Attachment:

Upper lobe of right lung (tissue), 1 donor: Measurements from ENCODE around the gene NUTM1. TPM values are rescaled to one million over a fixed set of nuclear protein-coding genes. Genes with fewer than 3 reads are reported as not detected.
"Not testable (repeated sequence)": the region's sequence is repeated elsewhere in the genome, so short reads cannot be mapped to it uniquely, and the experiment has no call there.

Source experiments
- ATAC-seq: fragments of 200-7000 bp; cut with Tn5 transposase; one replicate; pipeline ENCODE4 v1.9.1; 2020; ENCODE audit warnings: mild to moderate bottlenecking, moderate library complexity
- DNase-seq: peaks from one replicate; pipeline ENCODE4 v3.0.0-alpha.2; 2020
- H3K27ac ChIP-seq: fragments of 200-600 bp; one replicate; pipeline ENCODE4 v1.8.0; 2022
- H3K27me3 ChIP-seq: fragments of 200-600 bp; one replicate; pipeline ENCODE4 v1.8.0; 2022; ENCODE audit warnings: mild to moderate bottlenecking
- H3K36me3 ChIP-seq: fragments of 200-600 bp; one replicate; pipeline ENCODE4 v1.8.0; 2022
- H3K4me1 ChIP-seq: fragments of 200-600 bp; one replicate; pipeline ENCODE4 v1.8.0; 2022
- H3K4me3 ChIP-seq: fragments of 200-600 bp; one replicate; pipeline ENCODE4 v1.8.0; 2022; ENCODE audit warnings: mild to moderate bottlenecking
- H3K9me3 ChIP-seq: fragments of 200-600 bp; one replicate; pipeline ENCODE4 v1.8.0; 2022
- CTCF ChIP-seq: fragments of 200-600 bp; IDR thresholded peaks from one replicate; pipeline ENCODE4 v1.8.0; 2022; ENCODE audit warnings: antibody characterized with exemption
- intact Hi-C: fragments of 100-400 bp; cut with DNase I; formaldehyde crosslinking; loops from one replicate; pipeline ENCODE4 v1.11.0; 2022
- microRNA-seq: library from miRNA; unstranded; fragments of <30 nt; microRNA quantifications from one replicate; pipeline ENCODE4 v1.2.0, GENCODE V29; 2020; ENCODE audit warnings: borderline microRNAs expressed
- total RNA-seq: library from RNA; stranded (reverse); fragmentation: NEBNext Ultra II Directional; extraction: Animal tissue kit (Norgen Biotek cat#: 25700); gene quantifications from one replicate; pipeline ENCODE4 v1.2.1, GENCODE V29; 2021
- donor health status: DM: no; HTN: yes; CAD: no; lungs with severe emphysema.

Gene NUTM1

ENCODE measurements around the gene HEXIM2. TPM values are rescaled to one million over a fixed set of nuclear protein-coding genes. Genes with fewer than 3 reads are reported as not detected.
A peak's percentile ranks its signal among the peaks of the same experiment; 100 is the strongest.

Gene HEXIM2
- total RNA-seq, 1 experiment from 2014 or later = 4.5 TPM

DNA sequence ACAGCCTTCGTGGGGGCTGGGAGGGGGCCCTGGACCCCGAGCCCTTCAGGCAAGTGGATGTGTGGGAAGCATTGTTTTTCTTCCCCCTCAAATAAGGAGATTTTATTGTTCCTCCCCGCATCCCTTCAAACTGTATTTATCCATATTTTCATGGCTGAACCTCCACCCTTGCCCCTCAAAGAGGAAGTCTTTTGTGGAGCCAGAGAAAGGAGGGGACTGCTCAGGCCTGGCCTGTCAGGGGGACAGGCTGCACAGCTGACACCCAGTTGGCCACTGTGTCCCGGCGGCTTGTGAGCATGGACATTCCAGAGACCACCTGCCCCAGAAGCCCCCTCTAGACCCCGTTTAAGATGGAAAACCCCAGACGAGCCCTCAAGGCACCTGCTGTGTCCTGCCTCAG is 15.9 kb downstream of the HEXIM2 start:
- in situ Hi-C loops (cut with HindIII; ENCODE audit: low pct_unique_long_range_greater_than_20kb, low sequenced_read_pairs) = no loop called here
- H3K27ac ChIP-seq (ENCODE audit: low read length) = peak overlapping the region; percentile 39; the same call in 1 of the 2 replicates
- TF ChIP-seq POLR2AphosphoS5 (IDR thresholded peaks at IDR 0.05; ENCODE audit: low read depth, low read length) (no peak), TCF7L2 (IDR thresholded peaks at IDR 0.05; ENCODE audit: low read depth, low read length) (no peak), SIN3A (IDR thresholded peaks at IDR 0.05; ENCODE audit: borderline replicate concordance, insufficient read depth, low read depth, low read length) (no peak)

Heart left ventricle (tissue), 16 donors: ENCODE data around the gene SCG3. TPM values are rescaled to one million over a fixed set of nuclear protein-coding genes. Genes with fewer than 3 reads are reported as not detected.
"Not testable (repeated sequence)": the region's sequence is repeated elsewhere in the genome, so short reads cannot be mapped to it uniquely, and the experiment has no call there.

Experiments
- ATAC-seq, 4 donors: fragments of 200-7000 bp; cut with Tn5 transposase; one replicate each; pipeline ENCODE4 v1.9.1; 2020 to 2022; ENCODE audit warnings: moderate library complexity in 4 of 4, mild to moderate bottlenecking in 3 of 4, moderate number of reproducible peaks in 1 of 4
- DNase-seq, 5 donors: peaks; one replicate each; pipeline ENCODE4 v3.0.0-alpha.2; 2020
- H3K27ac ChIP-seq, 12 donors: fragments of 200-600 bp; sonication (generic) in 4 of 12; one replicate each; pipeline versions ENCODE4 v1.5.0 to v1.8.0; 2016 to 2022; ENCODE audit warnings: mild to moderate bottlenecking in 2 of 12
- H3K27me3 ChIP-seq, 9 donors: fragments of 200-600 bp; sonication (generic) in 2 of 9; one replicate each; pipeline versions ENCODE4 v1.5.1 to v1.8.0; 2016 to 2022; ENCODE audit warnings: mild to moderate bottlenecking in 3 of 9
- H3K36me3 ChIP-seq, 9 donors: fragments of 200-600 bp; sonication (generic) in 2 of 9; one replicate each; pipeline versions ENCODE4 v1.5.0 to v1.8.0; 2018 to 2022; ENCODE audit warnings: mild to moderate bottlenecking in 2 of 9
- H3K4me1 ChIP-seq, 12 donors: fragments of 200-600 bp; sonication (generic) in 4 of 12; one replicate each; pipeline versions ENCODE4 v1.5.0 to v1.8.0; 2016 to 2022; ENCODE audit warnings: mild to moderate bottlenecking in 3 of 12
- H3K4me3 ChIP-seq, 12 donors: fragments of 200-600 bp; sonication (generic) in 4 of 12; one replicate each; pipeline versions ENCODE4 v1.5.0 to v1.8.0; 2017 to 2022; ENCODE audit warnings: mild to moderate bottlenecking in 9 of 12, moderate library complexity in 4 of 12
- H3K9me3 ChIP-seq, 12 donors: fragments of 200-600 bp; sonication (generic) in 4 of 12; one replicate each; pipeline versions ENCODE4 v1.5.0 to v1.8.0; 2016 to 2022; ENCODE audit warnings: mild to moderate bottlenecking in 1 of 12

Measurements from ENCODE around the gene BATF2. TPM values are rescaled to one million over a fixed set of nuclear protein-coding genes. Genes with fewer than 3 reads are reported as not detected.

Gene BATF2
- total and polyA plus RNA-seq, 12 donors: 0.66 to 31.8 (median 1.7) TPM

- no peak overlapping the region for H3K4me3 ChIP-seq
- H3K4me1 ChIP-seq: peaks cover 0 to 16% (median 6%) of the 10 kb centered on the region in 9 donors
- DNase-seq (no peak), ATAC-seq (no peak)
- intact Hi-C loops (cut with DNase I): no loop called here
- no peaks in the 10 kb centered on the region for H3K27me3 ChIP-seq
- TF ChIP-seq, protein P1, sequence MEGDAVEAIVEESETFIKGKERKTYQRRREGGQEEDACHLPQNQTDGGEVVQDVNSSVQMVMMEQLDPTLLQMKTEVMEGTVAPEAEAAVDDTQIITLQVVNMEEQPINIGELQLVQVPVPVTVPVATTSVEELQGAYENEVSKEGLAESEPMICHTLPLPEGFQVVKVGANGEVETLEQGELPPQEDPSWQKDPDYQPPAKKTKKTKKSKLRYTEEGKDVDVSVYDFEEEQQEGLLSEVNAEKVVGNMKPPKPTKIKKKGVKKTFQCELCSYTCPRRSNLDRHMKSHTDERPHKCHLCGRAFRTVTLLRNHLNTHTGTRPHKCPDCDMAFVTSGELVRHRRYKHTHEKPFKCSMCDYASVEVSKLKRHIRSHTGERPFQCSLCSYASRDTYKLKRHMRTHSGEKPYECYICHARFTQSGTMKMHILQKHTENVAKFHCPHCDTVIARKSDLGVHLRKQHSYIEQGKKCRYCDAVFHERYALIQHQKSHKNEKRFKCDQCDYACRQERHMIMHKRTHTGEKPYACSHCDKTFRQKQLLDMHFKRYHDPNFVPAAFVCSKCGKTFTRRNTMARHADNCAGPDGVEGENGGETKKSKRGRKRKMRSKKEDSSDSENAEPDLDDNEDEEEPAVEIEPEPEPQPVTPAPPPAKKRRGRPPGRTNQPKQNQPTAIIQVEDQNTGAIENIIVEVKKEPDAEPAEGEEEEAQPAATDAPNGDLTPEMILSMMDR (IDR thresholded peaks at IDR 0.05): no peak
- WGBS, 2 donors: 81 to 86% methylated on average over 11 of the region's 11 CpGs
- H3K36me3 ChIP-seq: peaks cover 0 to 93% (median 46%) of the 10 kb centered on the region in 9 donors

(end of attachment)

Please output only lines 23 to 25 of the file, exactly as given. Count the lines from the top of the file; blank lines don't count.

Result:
- in situ Hi-C loops (cut with HindIII; ENCODE audit: low pct_unique_long_range_greater_than_20kb, low sequenced_read_pairs) = no loop called here
- H3K27ac ChIP-seq (ENCODE audit: low read length) = peak overlapping the region; percentile 39; the same call in 1 of the 2 replicates
- TF ChIP-seq POLR2AphosphoS5 (IDR thresholded peaks at IDR 0.05; ENCODE audit: low read depth, low read length) (no peak), TCF7L2 (IDR thresholded peaks at IDR 0.05; ENCODE audit: low read depth, low read length) (no peak), SIN3A (IDR thresholded peaks at IDR 0.05; ENCODE audit: borderline replicate concordance, insufficient read depth, low read depth, low read length) (no peak)